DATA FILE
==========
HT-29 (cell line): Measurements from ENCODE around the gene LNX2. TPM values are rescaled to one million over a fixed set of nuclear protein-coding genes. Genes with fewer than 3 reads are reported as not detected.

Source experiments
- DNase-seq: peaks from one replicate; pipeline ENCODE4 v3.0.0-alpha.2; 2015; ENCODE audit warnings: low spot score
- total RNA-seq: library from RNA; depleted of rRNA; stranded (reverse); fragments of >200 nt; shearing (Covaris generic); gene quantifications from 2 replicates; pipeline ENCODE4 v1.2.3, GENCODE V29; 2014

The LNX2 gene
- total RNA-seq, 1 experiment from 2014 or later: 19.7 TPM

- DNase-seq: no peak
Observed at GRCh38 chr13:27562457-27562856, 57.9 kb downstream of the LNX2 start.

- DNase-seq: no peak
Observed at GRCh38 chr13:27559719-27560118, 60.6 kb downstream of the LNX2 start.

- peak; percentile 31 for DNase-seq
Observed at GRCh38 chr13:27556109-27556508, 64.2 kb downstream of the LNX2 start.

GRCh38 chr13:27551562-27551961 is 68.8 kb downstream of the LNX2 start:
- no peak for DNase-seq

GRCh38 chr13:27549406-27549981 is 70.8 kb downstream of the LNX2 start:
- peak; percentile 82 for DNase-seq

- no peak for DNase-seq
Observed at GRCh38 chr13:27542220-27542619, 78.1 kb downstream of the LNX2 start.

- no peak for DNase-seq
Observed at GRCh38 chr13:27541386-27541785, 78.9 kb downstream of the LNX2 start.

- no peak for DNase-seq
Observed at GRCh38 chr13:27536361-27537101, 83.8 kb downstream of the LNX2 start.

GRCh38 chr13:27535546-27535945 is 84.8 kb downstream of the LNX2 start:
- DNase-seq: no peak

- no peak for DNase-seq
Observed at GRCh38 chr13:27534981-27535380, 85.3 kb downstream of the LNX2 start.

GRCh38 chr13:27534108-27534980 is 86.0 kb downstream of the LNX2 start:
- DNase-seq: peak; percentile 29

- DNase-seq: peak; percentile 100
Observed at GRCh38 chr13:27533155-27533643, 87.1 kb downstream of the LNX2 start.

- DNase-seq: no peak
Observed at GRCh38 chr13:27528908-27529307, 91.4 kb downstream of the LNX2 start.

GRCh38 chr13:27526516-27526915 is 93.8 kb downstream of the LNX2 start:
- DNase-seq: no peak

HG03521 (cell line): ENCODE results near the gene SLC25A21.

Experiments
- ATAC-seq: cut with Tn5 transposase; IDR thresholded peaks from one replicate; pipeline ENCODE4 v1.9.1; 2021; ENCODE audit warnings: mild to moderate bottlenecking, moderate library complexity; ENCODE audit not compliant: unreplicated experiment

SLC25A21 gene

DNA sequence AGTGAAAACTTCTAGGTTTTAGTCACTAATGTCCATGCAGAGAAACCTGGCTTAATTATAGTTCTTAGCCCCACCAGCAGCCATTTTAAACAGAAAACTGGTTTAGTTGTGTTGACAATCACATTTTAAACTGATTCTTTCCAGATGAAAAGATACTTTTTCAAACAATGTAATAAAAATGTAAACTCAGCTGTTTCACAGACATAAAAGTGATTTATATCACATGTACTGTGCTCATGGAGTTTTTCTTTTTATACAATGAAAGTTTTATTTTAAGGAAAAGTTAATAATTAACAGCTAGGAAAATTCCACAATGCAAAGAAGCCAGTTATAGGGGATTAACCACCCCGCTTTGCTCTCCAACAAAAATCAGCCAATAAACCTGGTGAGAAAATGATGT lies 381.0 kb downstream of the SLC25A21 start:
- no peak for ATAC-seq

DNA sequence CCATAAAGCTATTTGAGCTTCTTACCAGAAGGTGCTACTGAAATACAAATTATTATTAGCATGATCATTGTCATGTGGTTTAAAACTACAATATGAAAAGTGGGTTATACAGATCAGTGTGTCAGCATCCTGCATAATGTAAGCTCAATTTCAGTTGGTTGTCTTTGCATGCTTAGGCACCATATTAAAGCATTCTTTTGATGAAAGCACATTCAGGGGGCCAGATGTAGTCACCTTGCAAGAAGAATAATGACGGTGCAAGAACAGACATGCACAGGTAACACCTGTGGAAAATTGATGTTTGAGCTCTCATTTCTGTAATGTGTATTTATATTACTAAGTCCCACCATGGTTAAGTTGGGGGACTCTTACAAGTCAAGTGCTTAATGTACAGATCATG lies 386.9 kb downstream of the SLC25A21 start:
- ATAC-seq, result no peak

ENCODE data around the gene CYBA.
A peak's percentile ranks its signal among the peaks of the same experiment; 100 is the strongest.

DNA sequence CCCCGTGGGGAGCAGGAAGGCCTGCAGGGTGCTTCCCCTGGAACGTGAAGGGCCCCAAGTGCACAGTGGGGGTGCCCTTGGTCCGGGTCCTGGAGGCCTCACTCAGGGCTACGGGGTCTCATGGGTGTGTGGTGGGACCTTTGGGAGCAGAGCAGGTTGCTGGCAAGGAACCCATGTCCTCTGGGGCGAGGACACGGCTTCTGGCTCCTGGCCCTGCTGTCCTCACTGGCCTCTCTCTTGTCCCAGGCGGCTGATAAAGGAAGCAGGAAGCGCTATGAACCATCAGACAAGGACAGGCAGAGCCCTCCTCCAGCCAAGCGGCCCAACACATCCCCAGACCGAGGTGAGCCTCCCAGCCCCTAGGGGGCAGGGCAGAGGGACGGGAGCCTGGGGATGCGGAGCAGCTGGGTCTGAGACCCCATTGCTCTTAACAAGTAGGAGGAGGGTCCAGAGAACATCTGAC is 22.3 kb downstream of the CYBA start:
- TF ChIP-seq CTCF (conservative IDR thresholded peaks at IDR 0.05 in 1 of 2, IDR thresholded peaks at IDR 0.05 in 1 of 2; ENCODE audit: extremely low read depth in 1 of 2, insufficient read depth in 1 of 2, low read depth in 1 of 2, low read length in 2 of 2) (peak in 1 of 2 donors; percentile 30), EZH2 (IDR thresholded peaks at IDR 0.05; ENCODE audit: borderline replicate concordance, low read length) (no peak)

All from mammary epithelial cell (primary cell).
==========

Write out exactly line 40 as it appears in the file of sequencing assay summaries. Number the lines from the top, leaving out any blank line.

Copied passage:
- no peak for ATAC-seq